Patches in Every Era

Remember the roaring 80s? When everyone was obsessed with their Rubik’s cubes and no one gets over with Star Wars. How about the 70s when bell bottom pants and disco fever is boiling the world? Or back in the 60s when everything is floral and has the obsession with peace? It’s been decades and we’re now in 2010s. Do you know the fad during those days? It’s not only button pins and clothes that are now considered hip but also patches!

Patches were very popular during those decades. It can be seen on uniforms, jackets, toys and anything that is made of fabric. They are present every single piece of your clothing whether it’s embroidered by your nana on a shirt for your 10th birthday, stitched on your coat to make it more classy, or ironed on with a print of your favorite Saturday morning show.

Back in the 60s, patches were made as a symbol of peace

They are stitched on hippies’ robes with two fingers not indicating war victories but asking to stop them. The famous peace sign that is based from Nero’s cross is also popular during this era as well as rainbows, flowers, and drug usage.

Custom Patches

The emblems are also there on cars, necklaces, and even tattooed everywhere as a cry to pacify the world on ways they know.Outlaw Bikers are also infamous during the 60s, you can see their scrounge get up and misdemeanor, as well as patches of different sizes around their black vests and some attached to the bikes. The era is also known to have the Beatles who advocates the same philosophy of discouraging pointless fights and different point views. Of course, if you’re familiar with boy bands you’ll also have trinkets or memorabilia to indicate your obsession.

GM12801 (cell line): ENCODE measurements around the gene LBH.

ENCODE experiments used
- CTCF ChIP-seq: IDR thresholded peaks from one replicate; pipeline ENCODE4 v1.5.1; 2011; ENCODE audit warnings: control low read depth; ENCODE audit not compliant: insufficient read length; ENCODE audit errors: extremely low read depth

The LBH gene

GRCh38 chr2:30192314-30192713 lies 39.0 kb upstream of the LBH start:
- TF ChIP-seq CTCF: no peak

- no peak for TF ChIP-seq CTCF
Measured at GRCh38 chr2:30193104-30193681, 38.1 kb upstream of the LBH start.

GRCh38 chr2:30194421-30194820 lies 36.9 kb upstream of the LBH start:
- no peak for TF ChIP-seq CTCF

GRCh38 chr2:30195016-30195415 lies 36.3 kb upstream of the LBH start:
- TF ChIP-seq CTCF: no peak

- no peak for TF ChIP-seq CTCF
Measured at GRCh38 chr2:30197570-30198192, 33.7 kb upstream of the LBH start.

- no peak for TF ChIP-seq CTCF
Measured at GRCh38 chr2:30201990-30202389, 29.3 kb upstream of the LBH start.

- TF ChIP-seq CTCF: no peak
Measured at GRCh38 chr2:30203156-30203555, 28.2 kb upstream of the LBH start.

During the 70s, when the quirky flower power statement is a fad, the patch is the main accessory on clothes (mainly to fill in holes). If your favorite turquoise slim fit shirt got punctured you can stitch a neon color flower to fix it. Is the pair of paints you have too boring? Put a patch on it so it will be more colorful and eyes are all around your cool getup. There are many ways of adding these on all your clothes and one example includes Velcro if you have a lot and want to mix and match them.


The 1980s is the golden age of these accessories

You can see them from caps, shorts, jackets, and cardigans. Various designs can range from the popular cartoons, the awesome pop singers, and the first video games from Nintendo. The patch during this era is not only embroidered by also ironed on. Since embroidered ones are very tedious to create and Velcro has risks of getting removed from clothes,iron-on types proved to be useful. All you need is get the design you want a working flat iron and voila! Your boring shirt can now be bragged to your friends!

Today, patches are now a thing of a past but fashion statements recycles so why not return the trend of using these accessories? Now that we’re on the era of digital and computerized design we can simply draw our design and print it. You don’t even need to embroider it manually!  You can heat it on an iron, or even just print the patch and collect it on its own. The limitation is your creativity and you can even go retro from the past decades if you’re feeling nostalgic.You can print a patch of your favorite boy band, the logo of your team, or just anything that is in your creative mind!